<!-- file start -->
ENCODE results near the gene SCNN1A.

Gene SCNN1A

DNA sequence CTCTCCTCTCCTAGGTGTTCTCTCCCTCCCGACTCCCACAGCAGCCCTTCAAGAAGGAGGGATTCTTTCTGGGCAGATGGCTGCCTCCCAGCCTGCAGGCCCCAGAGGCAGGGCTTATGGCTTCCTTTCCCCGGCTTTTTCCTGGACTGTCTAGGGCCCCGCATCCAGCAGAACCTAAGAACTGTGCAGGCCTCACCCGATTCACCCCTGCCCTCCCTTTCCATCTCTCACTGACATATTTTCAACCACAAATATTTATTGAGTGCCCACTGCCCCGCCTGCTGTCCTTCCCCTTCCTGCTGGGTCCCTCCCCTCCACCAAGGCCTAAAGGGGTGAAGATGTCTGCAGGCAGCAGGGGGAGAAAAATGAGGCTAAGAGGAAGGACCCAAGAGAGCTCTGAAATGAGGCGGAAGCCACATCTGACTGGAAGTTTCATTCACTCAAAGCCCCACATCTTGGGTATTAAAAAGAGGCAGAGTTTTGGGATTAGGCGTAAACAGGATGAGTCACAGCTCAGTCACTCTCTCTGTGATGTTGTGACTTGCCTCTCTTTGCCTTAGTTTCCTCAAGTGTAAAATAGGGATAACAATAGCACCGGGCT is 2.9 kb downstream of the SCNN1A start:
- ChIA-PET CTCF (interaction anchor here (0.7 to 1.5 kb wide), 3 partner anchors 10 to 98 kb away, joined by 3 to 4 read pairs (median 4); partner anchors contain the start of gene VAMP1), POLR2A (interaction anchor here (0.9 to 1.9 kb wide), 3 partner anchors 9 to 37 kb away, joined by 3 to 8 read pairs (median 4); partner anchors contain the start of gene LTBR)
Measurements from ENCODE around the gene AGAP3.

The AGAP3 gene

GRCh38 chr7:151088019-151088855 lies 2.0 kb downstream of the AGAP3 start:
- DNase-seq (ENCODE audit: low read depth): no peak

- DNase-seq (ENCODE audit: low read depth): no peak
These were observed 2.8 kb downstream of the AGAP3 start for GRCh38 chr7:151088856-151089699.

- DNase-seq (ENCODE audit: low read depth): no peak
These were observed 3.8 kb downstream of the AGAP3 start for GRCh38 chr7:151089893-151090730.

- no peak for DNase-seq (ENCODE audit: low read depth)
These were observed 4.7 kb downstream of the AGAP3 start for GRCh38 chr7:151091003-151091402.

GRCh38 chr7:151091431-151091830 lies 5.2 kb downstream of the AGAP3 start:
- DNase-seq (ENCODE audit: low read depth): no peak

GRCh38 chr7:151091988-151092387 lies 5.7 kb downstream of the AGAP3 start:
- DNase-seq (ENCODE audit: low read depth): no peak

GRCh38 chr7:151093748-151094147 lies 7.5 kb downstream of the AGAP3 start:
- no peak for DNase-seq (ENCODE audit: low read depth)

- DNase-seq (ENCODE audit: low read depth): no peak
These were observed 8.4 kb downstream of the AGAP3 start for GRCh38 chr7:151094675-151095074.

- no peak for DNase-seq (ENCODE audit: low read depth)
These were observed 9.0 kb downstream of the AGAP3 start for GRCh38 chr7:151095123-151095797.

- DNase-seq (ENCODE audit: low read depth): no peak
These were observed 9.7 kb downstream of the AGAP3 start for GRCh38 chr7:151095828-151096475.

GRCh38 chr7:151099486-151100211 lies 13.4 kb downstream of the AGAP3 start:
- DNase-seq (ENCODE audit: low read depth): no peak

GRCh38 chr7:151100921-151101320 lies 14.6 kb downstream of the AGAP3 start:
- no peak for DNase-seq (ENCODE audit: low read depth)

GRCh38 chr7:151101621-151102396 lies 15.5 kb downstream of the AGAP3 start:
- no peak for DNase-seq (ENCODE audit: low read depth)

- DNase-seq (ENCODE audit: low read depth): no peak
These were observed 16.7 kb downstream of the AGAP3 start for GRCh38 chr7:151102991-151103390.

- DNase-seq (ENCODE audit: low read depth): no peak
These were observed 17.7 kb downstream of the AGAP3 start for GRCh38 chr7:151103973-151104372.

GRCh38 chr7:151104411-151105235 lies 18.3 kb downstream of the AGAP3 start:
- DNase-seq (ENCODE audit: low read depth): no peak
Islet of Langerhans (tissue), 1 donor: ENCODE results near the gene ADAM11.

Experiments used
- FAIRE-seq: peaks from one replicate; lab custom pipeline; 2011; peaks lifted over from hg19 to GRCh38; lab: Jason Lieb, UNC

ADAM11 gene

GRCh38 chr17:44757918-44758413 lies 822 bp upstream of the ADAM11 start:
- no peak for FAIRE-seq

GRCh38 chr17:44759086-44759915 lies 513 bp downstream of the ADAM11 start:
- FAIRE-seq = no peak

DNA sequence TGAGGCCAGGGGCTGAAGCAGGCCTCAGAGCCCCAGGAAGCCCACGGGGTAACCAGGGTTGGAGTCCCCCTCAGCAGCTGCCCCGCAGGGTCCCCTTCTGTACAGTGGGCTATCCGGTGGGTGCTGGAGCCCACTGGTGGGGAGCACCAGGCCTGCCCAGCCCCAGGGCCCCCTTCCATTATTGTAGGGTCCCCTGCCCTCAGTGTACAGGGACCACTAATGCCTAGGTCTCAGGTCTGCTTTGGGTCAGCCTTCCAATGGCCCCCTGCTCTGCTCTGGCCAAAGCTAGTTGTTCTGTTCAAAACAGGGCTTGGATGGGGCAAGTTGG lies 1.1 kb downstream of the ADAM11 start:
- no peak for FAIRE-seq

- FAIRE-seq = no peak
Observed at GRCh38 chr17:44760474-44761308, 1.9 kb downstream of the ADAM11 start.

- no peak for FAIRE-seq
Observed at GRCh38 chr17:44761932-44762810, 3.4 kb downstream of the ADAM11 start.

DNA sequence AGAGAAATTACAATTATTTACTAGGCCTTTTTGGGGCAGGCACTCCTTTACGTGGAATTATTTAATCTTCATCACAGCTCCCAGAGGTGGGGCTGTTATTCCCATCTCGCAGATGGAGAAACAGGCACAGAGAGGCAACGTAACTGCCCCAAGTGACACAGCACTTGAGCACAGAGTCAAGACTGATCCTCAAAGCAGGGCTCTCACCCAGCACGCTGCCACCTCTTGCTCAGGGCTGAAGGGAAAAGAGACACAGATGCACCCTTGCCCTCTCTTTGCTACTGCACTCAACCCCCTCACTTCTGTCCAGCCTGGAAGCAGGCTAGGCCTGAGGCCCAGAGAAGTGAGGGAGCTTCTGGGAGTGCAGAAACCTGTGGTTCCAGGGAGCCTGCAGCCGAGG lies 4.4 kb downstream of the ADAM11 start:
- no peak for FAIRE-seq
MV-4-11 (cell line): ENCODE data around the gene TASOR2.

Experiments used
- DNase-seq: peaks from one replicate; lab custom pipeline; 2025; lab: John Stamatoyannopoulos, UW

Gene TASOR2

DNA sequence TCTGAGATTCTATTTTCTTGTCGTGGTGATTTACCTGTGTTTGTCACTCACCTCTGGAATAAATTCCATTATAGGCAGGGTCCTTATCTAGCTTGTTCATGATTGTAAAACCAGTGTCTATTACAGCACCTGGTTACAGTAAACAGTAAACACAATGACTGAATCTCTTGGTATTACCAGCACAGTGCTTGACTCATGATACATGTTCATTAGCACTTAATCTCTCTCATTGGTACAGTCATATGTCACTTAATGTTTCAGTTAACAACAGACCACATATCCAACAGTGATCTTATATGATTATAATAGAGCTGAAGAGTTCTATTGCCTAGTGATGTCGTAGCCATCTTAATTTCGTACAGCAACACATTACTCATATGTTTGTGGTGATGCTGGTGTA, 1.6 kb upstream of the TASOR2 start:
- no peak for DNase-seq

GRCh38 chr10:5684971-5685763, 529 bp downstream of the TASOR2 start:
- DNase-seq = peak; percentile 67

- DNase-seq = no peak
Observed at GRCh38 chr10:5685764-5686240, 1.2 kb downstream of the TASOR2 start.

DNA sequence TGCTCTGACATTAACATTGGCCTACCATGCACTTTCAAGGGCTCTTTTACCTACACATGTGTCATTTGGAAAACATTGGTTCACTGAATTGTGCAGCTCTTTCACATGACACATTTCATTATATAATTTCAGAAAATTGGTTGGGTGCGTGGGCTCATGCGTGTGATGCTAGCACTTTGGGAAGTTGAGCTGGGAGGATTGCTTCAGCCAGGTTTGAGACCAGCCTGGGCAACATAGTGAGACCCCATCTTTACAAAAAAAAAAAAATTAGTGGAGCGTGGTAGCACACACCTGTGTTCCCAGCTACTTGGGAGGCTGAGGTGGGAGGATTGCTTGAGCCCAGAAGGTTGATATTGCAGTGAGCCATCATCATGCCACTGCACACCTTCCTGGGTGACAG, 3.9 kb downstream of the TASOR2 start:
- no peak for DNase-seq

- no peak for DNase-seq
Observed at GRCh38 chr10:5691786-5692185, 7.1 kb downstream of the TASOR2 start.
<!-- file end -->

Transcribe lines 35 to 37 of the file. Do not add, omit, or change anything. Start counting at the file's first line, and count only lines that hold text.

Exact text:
- DNase-seq (ENCODE audit: low read depth): no peak
These were observed 17.7 kb downstream of the AGAP3 start for GRCh38 chr7:151103973-151104372.

GRCh38 chr7:151104411-151105235 lies 18.3 kb downstream of the AGAP3 start: